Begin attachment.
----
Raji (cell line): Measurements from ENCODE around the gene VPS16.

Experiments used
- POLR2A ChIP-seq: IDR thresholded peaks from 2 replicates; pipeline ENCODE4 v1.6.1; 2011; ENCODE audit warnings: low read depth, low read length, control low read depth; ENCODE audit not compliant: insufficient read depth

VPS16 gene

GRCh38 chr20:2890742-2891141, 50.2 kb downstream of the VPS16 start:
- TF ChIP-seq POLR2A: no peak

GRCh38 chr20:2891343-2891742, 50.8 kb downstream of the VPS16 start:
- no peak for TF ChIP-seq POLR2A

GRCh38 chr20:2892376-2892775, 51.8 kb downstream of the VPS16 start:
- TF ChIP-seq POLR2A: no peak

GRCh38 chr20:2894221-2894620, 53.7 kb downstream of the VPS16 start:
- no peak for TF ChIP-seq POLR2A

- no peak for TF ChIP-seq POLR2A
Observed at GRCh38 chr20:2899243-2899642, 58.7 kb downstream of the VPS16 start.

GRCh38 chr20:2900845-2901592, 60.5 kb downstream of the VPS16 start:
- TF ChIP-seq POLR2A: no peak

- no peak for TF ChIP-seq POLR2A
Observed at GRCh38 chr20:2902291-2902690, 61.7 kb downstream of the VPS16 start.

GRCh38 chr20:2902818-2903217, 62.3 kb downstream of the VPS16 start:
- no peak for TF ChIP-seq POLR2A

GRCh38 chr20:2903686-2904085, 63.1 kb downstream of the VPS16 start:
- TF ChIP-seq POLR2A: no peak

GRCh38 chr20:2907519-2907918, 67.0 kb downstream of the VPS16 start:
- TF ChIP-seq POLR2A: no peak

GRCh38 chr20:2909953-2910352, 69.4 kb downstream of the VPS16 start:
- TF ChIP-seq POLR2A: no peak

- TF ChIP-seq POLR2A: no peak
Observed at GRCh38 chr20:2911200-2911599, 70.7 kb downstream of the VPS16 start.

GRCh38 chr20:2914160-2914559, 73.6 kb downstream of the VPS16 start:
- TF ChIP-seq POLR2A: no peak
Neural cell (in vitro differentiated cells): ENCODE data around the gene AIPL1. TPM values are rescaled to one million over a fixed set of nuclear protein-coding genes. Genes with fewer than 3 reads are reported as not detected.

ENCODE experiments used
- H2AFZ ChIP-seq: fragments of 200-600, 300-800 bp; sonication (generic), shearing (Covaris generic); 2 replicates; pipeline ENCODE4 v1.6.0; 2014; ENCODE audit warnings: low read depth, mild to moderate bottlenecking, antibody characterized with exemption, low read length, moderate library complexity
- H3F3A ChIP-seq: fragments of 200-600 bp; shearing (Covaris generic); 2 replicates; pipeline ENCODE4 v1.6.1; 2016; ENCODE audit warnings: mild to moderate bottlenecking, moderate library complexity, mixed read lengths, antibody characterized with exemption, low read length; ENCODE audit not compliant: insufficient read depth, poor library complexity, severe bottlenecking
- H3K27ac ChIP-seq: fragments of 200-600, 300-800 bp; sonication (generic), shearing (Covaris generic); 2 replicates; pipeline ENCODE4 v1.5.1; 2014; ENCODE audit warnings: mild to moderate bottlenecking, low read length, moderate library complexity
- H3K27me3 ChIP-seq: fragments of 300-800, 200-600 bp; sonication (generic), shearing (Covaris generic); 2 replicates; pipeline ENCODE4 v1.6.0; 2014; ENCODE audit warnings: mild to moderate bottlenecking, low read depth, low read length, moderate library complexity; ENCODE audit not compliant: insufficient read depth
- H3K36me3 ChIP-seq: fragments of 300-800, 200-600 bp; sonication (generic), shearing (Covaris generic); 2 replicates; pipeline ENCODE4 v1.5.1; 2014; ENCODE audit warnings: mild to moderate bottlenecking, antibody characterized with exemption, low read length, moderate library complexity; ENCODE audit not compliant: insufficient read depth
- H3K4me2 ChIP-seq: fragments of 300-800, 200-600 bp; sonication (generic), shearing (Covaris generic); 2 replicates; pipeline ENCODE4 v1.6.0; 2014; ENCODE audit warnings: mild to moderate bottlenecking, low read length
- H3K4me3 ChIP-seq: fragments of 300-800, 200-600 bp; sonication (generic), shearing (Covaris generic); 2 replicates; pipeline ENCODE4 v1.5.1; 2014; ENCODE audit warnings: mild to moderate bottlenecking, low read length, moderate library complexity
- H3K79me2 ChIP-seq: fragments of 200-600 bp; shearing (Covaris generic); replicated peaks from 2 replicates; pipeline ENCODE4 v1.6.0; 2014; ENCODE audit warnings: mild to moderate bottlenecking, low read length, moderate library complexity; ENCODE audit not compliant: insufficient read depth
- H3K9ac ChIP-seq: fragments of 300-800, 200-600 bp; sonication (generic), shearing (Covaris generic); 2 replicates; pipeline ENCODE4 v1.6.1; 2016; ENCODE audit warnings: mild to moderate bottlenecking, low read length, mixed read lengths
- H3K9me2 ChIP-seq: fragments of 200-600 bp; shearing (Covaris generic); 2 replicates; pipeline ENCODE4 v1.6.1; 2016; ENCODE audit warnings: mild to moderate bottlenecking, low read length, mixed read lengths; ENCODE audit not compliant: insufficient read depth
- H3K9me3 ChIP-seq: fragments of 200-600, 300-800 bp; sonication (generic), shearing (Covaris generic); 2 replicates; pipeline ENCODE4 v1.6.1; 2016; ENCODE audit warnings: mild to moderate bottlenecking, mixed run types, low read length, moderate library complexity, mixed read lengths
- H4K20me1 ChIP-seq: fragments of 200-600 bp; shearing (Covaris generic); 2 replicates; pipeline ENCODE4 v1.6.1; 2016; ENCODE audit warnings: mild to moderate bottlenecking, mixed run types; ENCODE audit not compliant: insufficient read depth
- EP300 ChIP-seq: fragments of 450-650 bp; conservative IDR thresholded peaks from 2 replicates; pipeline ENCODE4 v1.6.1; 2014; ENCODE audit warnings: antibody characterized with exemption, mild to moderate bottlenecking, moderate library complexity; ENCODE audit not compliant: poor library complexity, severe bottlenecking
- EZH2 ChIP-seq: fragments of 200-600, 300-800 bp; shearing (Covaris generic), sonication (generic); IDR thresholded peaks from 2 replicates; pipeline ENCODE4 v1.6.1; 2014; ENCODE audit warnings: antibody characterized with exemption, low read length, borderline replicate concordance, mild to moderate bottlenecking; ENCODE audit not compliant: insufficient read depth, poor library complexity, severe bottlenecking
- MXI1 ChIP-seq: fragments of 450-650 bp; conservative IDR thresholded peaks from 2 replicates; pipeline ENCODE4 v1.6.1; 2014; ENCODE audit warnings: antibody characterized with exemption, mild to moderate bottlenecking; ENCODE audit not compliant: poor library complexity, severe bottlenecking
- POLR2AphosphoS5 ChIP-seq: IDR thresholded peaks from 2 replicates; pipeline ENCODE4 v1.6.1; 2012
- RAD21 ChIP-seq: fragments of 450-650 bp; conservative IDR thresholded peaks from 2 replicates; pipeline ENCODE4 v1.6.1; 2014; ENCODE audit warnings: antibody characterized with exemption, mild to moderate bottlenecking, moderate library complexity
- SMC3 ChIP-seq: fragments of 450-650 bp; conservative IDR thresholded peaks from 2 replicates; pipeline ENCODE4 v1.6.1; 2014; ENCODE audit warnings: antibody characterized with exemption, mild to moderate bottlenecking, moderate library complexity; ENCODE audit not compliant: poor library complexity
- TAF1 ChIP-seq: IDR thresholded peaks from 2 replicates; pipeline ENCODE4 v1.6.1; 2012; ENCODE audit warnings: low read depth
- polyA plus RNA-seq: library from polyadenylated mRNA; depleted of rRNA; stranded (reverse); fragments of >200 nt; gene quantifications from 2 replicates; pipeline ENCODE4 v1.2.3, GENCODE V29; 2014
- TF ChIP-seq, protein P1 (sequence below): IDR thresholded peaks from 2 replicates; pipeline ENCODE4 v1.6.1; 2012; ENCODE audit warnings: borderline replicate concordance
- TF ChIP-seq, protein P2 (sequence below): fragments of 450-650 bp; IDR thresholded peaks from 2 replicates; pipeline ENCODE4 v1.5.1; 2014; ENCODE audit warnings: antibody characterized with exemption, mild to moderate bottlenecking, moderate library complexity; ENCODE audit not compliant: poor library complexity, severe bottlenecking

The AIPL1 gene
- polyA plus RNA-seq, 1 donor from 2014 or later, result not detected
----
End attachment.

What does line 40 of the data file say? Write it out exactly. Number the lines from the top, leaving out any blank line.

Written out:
- H3K79me2 ChIP-seq: fragments of 200-600 bp; shearing (Covaris generic); replicated peaks from 2 replicates; pipeline ENCODE4 v1.6.0; 2014; ENCODE audit warnings: mild to moderate bottlenecking, low read length, moderate library complexity; ENCODE audit not compliant: insufficient read depth